(Reuters) - When the Nissan Motor Co (7201.T) compact sedan Sentra rolls into U.S. showrooms in the fourth quarter, consumers may notice that it looks a lot like its bigger stable mate, the recently introduced Altima.
Nissan is pinning expectations of increased Sentra sales for the all-new Sentra in part on the more aerodynamic design and resemblance to the better-selling Altima midsize sedan.
“The 2013 Nissan Sentra is the most revolutionary design in the nameplate’s 30-year history,” said Al Castignetti, vice president and general manager of the Nissan brand in North America.
Nissan has eliminated 150 pounds and increased the small car’s aerodynamics to help boost its fuel economy to 39 miles per gallon on the highway and 30 mpg in city driving. Sentra’s combined fuel economy rating of 34 mpg is a 13-percent improvement over the current model.
The 2013 Sentra will have a 1.8-liter engine, smaller than the current model’s 2-liter engine.
Nissan’s compact Sentra has a long way to go if it is going to catch up with the leaders of the compact sedan segment of the U.S. auto industry.
Through July, its sales put it ninth in the segment. No. 1 in the compact sedan segment is the Honda Motor Co (7267.T) Civic, with sales of 187,586, almost three times the Sentra.
Sales of the Sentra are down 11 percent so far this year, at 65,872. This lackluster performance has allowed the Mazda Motor Corp (7261.T) Mazda 3 to overtake it, at 68,554 sold.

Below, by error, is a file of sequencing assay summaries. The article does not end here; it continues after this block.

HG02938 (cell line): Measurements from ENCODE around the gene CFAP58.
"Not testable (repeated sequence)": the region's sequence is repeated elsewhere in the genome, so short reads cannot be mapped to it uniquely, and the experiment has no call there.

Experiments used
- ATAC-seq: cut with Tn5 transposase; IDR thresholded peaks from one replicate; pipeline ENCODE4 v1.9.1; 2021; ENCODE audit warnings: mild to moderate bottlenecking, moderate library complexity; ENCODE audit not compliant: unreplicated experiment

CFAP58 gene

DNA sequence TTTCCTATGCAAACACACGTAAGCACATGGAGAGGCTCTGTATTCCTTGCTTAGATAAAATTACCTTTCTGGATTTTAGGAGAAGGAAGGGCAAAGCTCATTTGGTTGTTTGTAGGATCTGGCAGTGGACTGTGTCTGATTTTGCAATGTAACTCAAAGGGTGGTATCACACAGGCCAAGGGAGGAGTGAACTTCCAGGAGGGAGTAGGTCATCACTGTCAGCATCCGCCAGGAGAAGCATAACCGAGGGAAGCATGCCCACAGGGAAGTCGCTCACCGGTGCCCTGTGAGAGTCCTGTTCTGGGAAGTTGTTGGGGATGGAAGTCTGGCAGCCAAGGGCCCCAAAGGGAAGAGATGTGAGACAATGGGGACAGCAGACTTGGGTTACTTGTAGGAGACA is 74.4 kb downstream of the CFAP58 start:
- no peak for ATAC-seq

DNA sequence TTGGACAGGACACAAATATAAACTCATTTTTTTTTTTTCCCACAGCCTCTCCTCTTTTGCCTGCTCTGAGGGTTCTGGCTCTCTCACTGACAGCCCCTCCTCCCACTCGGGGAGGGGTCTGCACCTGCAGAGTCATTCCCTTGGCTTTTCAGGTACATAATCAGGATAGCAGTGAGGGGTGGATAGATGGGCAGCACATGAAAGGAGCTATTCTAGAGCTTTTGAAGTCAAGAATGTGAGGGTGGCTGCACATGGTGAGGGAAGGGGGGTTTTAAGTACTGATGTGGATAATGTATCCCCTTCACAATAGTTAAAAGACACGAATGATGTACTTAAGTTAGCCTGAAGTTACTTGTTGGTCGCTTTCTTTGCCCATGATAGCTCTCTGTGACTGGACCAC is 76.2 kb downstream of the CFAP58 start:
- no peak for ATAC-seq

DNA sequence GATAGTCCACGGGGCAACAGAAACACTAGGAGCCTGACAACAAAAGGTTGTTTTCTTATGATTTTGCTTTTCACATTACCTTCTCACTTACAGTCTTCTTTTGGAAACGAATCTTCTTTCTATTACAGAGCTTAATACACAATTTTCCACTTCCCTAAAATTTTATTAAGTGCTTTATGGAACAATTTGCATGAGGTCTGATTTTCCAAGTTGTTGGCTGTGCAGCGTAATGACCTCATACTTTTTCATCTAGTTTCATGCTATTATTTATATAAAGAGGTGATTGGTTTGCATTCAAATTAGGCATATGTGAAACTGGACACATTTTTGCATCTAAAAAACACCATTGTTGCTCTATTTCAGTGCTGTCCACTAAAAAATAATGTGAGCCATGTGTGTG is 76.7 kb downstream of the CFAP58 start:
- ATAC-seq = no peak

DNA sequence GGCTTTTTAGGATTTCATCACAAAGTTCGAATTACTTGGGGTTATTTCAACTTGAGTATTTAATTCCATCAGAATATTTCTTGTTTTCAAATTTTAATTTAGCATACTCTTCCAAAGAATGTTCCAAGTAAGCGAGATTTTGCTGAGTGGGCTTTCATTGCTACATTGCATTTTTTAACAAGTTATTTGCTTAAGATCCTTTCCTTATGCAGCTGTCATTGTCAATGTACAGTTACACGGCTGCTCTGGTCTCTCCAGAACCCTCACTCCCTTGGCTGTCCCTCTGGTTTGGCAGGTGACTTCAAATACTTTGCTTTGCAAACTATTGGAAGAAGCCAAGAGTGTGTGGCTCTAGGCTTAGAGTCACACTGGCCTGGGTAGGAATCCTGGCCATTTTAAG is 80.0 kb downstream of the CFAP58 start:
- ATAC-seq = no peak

Jessica Caldwell, Edmunds.com senior director of industry analysis, said that the Sentra once was among the top compact sedans on the market, but has been passed by better offerings from competitors.
“The compact car market has grown in size and opportunity. More people are looking at it because there are better cars than there were before. The new Sentra is a chance for Nissan to take back its place among the more prominent compact cars,” she said.
Competition in the compact sedan segment is keen. The top five entrants all sold well over 100,000 vehicles through July. In order, behind the Honda Civic were the Toyota Motor Corp (7203.T) Corolla, the Ford Motor Co (F.N) Focus, the General Motors Co (GM.N) Chevrolet Cruze, and the Hyundai Motor Co (005380.KS) Elantra.
And the Toyota hybrid entry, the Prius, which is the size of a compact sedan, has sold just over 100,000.
Nissan has not announced pricing for the new Sentra.
Brian Brockman, a company spokesman, said the 2013 Sentra’s prices will not change much from the current offering.
The base model of the 2012 Sentra goes for $17,210, and the most-popular offering, the 2.0-liter SV, sells for $19,140. Those prices include destination charges.
The Sentra is the third of five new vehicles that Nissan is introducing in the U.S. market in a 15-month period.
Its top-selling vehicle, the Altima midsize sedan, recently rolled out to U.S. dealers and the Pathfinder crossover SUV will be available nationwide in the fall.
Next year, Nissan will bring out replacements for the Rogue crossover and the Versa subcompact hatchback.
With the new vehicles, Nissan hopes to increase its U.S. market share to 10 percent by 2016 or before, up from its current market share of 8 percent.
Nissan is the No. 7 automaker in the U.S.
Reporting By Bernie Woodall; Editing by Phil Berlowitz